Can I collect unemployment if I resign during layoffs?

Asked 3 months ago - Fall River, MA

I live in MA and work for a small company based in CA (work from home). They pay MA unemployment and other taxes (I paid MA state taxes, nothing in CA). Originally, we had 8 staff. In the last week, he's fired 2 people. 1 was fired, and then 5 of us submitted a grievance and a vote of no confidence in his leadership due to ongoing problems for the last 6 months. The same day the grievance was filed, he fired a 2nd person. He claims it was not in retribution (which is prohibited) but "in the works for awhile". I am afraid I will be next. If I resign, can I file for unemployment due to fear that I will be fired? I prefer to resign rather than being fired for my work history.

Additional information

Sorry- "he" and "his" refers to our boss, the director/CEO. Our boss fired the first staff person last week. Then, 5 of the remaining 7 staff filed a grievance against him, and the boss fired 1 of us 5 a few hours after the grievance was fired. This happened yesterday.

Attorney answers (3)

  1. Erik Hammarlund

    Contributor Level 18

    3

    Lawyers agree

    Answered . Generally, people who resign are ineligible for unemployment. However, there are certainly some exceptions.

    Your post is confusing because it describes the exercise of power that most employees don't have--for example, the "vote of no confidence" is unusual. As such you may be in one of those unusual positions where you are outside the general rule. You should contact an attorney for help.

    Do you want accurate, personalized, legal advice that you can rely on? You will have to hire an attorney, not ask... more
  2. Meghan Hayes Slack

    Contributor Level 16

    2

    Lawyers agree

    Answered . Resigning from a position usually disqualifies employees from receiving unemployment benefits. When someone is fired, the burden is on the employer to show that the worker is ineligible for benefits. When you quit, it is your responsibility to prove that you either quit for "urgent, compelling or necessitous" personal reasons or due to "good cause attributable" to your employer. Some reasons that have been found to be good cause are unsafe work conditions, discrimination, harassment, and failure to pay minimum wage. Good cause could be found for other reasons, but you may want to consult with an employment attorney about your situation before taking such a risk.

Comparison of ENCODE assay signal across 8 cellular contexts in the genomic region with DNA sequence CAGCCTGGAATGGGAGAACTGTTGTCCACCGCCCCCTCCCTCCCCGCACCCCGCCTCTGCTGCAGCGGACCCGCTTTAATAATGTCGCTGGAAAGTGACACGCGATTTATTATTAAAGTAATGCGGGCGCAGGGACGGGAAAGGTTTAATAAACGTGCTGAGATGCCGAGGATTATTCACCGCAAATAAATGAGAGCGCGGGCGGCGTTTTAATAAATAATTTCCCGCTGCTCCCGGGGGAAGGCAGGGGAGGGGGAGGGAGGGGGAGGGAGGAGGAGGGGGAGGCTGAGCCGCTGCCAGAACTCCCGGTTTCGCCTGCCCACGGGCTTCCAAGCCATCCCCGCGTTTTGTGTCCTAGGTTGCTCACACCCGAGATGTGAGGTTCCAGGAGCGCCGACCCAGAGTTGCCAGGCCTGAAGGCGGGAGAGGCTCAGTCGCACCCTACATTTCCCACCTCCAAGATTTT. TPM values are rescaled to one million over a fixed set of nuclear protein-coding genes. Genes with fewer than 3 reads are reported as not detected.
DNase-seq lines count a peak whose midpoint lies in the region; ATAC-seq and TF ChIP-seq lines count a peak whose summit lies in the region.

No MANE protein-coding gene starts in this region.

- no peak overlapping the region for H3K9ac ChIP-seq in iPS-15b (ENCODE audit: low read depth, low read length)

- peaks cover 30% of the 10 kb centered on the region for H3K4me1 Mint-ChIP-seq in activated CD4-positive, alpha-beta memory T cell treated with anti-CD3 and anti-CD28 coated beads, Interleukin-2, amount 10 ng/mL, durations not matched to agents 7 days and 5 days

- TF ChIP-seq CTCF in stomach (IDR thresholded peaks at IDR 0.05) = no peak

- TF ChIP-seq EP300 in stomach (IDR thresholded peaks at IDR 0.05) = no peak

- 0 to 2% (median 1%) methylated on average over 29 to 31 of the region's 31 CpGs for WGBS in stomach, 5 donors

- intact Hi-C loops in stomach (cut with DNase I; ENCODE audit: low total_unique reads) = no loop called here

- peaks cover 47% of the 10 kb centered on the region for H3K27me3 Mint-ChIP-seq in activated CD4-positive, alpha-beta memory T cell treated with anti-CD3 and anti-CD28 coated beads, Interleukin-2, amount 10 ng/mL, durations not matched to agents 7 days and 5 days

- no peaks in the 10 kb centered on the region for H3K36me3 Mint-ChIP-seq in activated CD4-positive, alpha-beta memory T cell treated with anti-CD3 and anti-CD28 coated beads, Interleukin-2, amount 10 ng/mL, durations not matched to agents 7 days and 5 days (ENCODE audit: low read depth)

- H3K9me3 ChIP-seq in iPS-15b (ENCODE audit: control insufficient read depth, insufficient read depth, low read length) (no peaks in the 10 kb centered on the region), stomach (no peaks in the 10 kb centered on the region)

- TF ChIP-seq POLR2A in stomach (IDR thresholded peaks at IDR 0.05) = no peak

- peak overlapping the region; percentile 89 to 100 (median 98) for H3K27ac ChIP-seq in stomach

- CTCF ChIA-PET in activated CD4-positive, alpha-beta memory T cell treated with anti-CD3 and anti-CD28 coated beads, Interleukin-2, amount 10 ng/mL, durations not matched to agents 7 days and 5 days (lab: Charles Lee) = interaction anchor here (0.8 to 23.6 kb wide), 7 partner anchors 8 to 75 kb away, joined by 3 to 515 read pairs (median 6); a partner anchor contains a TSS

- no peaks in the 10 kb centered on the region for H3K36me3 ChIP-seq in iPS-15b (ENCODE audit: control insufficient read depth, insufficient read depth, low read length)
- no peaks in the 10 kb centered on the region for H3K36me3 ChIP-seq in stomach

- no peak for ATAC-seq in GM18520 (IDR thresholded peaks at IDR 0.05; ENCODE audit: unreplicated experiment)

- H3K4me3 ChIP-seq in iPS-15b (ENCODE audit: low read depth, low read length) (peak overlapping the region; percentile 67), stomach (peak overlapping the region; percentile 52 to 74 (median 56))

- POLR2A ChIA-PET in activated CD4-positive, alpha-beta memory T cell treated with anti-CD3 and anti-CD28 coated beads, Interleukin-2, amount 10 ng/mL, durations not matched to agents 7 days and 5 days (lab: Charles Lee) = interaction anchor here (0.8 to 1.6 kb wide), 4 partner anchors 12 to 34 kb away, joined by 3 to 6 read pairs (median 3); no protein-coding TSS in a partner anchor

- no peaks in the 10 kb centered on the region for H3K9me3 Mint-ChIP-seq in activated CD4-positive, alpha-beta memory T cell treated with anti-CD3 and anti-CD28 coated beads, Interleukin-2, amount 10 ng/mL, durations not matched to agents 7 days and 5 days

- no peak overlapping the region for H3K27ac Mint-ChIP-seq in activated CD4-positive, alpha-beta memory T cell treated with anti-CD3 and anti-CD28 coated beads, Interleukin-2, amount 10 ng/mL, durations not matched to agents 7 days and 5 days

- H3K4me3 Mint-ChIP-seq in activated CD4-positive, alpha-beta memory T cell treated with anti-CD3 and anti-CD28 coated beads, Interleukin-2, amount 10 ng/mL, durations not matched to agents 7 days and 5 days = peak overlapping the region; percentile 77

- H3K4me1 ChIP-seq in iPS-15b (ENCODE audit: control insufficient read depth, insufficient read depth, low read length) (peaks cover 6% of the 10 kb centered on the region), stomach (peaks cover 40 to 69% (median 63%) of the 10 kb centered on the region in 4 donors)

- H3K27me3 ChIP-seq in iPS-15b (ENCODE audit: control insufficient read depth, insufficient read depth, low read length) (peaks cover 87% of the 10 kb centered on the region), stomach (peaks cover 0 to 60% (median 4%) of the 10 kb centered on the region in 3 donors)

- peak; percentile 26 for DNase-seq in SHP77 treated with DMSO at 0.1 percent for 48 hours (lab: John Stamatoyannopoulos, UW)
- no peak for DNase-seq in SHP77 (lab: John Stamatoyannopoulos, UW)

In the meantime, start looking for another job. Of course, the best for you would be to avoid a gap in employment all together.

    Good luck.

    This answer is provided for guidance only. DO NOT rely on it as legal advice. We DO NOT have an attorney-client... more
  3. Adam Wilson Arthur

    Contributor Level 12

    3

    Lawyers agree

    Answered . If someone voluntarily resigns, typically that person would not be eligible for unemployment benefits. Additionally, if someone is fired for cause, typically that person would also not be eligible for unemployment benefits. Typically unemployment benefits are available to those who have lost their job through no fault of their own. Each persons situation is different, you should consult with a local lawyer who could discuss you specific scenario and provide you with some legal advice.

    This website provides general information as a public service for informational purposes only and is not intended... more

Can't find what you're looking for? Ask a Lawyer

Get free answers from experienced attorneys.

 

Ask now

28,459 answers this week

3,003 attorneys answering

Ask a Lawyer

Get answers from top-rated lawyers.

  • It's FREE
  • It's easy
  • It's anonymous

28,459 answers this week

3,003 attorneys answering